Not long after colleges and universities across the country were forced to shift to virtual learning amid the Covid-19 pandemic, the lawsuits began.
With a handful of law firms driving the charge, students soon started filing class-action complaints against their schools — including Philadelphia’s three largest universities — arguing their remote education isn’t worth the full tuition price they paid for the spring semester. It’s likely more lawsuits will follow, but legal experts say the students’ claims face an uphill battle as it will be difficult to calculate damages, argue their degree is worth less or get past legal protections that cover unpredictable "acts of God."
Temple University, Drexel University and the University of Pennsylvania all face lawsuits filed on behalf of students by South Carolina-based Anastopoulo law firm, which has also sued other schools nationwide. Each local lawsuit alleges two major claims: breach of contract and unjust enrichment.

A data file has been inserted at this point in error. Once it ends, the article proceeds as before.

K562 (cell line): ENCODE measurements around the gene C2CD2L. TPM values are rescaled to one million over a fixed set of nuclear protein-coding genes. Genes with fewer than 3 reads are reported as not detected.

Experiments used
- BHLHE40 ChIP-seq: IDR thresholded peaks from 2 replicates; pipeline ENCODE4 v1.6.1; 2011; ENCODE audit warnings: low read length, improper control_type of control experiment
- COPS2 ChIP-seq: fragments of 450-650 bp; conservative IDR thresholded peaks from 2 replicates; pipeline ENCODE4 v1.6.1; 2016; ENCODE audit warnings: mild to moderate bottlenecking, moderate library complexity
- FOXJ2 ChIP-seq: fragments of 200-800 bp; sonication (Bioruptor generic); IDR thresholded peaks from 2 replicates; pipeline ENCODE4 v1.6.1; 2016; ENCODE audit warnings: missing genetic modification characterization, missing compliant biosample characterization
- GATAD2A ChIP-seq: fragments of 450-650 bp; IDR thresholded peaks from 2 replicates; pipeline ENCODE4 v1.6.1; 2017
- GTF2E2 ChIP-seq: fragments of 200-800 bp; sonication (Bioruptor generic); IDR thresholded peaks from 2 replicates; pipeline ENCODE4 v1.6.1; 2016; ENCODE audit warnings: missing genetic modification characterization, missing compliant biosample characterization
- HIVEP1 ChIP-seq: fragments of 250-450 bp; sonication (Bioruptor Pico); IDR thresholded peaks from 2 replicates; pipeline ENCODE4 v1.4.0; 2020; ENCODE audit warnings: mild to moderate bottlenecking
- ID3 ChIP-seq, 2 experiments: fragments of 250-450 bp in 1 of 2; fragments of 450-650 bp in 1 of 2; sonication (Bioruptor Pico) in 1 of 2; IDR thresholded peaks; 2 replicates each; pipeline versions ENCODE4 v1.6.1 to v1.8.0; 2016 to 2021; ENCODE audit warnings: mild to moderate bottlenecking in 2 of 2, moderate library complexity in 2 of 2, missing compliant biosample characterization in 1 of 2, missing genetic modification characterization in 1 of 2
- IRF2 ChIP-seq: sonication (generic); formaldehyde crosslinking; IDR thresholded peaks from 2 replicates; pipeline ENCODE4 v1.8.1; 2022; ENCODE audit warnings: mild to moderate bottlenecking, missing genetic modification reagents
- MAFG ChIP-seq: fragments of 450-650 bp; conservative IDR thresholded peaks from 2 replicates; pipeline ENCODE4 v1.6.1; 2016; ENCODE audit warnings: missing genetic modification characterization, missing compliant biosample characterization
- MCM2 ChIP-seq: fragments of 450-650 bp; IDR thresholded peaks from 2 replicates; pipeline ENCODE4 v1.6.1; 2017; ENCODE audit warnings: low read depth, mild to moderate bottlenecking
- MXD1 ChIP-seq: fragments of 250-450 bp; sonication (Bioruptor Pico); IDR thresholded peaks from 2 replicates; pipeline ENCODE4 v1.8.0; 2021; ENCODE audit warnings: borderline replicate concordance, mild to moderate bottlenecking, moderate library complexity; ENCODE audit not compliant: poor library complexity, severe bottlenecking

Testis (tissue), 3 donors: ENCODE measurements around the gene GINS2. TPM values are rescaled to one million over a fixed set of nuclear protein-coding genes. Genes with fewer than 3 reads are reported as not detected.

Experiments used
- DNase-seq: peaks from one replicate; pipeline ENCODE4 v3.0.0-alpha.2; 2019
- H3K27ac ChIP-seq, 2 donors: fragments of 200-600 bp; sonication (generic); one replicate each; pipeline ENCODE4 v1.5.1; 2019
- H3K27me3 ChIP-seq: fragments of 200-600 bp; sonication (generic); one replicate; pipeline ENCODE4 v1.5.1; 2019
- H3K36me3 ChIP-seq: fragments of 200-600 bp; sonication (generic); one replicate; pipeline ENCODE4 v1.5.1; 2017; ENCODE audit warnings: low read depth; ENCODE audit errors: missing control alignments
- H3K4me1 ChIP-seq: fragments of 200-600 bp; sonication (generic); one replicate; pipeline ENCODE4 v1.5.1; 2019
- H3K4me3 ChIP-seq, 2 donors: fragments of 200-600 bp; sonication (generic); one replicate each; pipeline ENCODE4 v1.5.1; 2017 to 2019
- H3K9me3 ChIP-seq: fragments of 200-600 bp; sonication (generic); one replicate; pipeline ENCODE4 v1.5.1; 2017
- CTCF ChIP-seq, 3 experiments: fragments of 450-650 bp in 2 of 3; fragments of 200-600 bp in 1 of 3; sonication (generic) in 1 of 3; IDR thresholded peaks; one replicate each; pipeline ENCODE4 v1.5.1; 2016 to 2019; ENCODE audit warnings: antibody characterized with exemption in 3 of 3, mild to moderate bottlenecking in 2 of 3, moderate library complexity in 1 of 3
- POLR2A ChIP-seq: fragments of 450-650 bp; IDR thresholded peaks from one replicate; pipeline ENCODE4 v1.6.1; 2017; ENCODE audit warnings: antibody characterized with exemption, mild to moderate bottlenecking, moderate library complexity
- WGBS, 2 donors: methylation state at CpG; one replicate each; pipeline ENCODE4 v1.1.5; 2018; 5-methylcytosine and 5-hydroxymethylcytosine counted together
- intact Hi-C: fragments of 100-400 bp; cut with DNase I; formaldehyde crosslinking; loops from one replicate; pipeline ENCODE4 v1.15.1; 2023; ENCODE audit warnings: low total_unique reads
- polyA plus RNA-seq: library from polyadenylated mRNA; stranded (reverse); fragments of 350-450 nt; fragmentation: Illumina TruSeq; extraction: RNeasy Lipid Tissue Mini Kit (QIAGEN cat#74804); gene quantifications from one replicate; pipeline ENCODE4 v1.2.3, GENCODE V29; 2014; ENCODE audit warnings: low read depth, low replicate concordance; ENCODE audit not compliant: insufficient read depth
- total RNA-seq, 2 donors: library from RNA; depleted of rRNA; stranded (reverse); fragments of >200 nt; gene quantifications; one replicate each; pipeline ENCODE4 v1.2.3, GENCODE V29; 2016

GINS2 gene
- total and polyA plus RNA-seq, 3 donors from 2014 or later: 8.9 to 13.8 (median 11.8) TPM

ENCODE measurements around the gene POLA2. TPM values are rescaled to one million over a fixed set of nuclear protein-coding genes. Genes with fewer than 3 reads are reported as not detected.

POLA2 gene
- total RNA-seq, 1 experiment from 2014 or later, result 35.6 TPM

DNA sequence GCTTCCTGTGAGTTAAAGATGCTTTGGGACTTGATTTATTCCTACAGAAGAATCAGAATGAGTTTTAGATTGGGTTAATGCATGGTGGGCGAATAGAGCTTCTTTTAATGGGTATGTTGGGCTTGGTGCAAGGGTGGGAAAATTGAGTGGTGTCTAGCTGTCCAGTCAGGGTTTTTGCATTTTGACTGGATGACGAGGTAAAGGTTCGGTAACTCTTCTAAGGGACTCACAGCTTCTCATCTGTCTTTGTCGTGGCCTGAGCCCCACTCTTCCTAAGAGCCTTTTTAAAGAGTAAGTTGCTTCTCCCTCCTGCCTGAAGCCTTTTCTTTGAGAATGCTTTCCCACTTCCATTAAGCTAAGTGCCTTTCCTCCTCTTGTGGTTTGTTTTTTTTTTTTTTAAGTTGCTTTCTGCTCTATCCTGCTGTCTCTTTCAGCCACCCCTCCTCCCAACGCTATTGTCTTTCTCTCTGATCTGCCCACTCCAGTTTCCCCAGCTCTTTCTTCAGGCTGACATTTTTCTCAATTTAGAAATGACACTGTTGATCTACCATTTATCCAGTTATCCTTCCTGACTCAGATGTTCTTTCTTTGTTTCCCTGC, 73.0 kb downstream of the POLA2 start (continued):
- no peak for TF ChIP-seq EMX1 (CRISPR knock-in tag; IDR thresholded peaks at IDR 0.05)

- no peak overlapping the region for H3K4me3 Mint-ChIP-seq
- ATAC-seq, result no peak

They argue the schools and students entered into a contract where the students pay full tuition in return for in-person classes and benefits that can only be provided on campus, and the colleges allegedly broke that contract by shifting to virtual lessons. The unjust enrichment claim alleges the schools are thus keeping funds they should return to students.
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While each local school is either refunding or not charging students for services they can’t use, such as room and board and meal plans, they aren’t refunding students’ tuition dollars. In general, they argue students are still receiving the same courses from the same professors, who are largely still being paid the same salaries, and have access to other services remotely, like mental health care and extracurriculars.